Epson’s Home Cinema 3500 is a mid-range home projector that’s designed to provide bright, clear 1080p (and 3D) video without breaking the bank. It’s a big step up in size and embedded tech from the Epson PowerLite 2030, another projector I’ve recently tested, but does it justify the considerable extra expense? With the Super Bowl right around the corner, it’s the perfect time to find out.
- Front/rear/ceiling projection modes
- Full 1080p HD, 2D and 3D output
- 2,500 lumens
- 16:9 native aspect ratio
- 3,500 hour lamp life, 5,000 in ECO mode
- 30″ – 300″ size depending on range and zoom
- 70,000:1 contrast ratio
- MSRP: $1600
- Product info page
- Very bright for the price
- Vibrant colors
- Includes two pairs of RF active shutter 3D glasses
- Super Resolution optional feature makes most images look worse
- Price might be too steep to justify gains for most
The Epson Home Cinema 3500 will indeed make you feel like the proprietor of a true theater because of its size and weight alone – this is a behemoth compared to entry-level home projectors, thanks in part to more complicated optics but also because of the speakers it offers, which are two 10w affairs that offer stereo sound and do indeed beat the built-in sound on most projectors.
Size in this case is indicative of quality, so it’s not a downside of the overall design. The projector will still work in most settings, too, although it might need a bit more room to provide larger images than smaller hardware, and you have to make extra sure all your hardware is installed safely if you’re going to be using a ceiling mount.
Leaving size aside, the physical design of the Epson is stylistic and futuristic enough to be left out and visible without drawing too much negative attention to itself. It’s like something out of a 70s sci-fi flick with a decent budget, and that’s a good thing. Controls are well-placed, as are rear ports and adjustable feet and lens give you plenty of room to optimize your picture placement.
Epson’s Home Cinema 3500 provides big performance advantages in keeping with its large footprint. The picture it produces offers great brightness, even in the somewhat challenging daytime environment of my living room (using just a standard white painted wall, rather than any special projection-friendly material). After dark when things are more optimally lit, it handily beats the Epson PowerLite 2030 and Benq HT1075 in terms of both brightness and color. If you’re willing to trade screen size for additional brightness by reducing the magnification, you’ll be even more impressed with the performance in terms of image quality.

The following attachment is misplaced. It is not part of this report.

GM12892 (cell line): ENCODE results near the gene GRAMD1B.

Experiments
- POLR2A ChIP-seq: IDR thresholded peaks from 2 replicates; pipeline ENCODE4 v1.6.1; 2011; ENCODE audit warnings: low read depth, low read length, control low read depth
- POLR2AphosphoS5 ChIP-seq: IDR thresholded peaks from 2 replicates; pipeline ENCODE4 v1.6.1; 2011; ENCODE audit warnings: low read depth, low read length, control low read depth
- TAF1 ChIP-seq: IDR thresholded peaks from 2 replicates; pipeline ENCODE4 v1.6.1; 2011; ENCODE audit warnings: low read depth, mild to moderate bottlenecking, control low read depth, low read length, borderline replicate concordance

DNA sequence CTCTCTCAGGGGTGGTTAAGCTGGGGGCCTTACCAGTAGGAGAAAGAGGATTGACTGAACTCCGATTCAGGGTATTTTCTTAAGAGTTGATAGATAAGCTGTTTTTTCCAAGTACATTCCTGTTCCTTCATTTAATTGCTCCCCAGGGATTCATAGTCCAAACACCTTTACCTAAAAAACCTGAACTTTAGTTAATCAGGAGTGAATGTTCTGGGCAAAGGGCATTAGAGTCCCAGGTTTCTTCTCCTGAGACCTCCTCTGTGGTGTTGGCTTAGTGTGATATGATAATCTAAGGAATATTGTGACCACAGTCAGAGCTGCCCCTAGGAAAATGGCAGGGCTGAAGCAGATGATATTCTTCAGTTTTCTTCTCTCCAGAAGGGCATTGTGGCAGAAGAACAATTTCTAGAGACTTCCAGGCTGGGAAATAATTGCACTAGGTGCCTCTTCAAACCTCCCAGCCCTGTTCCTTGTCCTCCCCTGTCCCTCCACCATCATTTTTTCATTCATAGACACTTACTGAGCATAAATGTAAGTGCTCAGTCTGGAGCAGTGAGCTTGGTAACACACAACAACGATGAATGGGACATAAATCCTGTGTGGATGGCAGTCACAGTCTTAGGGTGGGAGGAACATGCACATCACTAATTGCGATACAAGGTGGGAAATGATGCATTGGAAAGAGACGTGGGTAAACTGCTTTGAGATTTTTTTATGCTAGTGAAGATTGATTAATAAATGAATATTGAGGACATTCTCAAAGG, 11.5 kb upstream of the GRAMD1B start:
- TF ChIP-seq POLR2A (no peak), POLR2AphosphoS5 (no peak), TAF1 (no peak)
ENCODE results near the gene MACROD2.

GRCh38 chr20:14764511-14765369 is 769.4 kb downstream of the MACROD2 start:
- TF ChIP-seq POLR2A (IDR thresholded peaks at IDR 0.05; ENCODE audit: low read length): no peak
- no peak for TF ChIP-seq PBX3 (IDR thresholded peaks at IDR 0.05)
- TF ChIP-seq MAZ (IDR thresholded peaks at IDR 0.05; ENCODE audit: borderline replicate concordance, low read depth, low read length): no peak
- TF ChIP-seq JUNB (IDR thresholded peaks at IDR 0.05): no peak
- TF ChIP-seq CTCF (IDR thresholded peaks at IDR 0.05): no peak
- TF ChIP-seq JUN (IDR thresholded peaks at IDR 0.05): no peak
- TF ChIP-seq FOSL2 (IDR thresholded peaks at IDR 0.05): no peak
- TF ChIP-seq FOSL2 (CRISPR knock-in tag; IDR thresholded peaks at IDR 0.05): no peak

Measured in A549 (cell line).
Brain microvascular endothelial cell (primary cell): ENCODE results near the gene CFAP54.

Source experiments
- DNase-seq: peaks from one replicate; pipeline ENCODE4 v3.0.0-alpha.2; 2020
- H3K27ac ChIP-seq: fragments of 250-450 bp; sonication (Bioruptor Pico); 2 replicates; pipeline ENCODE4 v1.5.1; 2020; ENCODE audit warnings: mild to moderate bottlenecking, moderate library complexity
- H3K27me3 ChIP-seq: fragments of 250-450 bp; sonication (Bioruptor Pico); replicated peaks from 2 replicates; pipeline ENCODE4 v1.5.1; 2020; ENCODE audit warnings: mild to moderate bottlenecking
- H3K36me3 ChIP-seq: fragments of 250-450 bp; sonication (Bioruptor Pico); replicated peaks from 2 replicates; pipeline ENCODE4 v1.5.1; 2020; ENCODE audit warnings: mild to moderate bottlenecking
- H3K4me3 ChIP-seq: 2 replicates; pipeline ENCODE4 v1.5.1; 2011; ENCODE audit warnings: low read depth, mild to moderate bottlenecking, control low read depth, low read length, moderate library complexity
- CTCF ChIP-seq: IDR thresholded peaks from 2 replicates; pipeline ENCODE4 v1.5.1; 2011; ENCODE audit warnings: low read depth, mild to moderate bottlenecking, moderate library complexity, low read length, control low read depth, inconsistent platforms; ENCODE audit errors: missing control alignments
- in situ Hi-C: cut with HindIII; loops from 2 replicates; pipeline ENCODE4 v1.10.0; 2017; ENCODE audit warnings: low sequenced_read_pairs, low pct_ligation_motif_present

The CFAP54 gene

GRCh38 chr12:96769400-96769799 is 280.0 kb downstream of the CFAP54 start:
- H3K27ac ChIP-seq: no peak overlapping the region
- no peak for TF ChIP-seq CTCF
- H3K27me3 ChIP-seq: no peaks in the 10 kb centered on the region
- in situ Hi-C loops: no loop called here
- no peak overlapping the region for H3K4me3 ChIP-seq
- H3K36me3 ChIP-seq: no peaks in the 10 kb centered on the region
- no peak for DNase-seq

Out of the box, I found that I needed to mess around a bit in settings to get an optimal picture, but that’s not at all unusual with A/V equipment. In fact, the main thing I found I had to do was find and disable the “Super Resolution with Detail Enhancement” feature on the projector, which essentially bumps up the sharpness artificially in the interest of presenting crisper details in large images. The problem was that it presented weird effects on text and UI elements on the Mac desktop I use as my home theatre system’s primary output. Turning it off resulted in a somewhat softer, but overall much better-looking image.
3D effects were good, and I find I prefer Epson’s approach compared to that of some of its competitors, because it doesn’t also default to tinting the 3D image a specific color in service of the image. Audio was, as mentioned briefly above, much better than you’ll typically get out of built-in projector speakers. That said, I was still more than happy to hook up my inputs to my home theatre system’s surround sound receiver. Overall operation noise is very quiet, more so than many down-market devices, making it more pleasant to use with the projector in relatively close proximity to your head if it’s shelf-mounted behind a couch, for instance.
For both sports and video games, the latter of which makes up the majority of my televisual usage, I found the Home Cinema 3500 excellent. It provided a sharper image than any previous projector I’ve tested, and even in dimly lit virtual environments, projected in less than optimal lighting situations, it was relatively easy to make out your surroundings without having to adjust the in-game brightness too drastically.
Epson’s Home Cinema 3500 delivers where it counts with a projector, in terms of brightness and color brightness in particular, while also offering clarity of image. It also takes up a lot of space, and costs a decent amount for those who might be looking for something to use primarily for big events only on occasion. Gains over the image quality on more budget-friendly devices don’t seem necessarily in step with the extra coin you’ll fork over to get this, but it’s also hard to put a price on better image quality, especially if you’re an AV snob looking for the best you can get for, say, under $2K.
If you’re looking for a last-minute game day projector, this should definitely be in the running. It’s a powerful projector that produces results far superior to those achieved by its predecessor, and frankly amazing given the state of projector technology from even just a few years ago.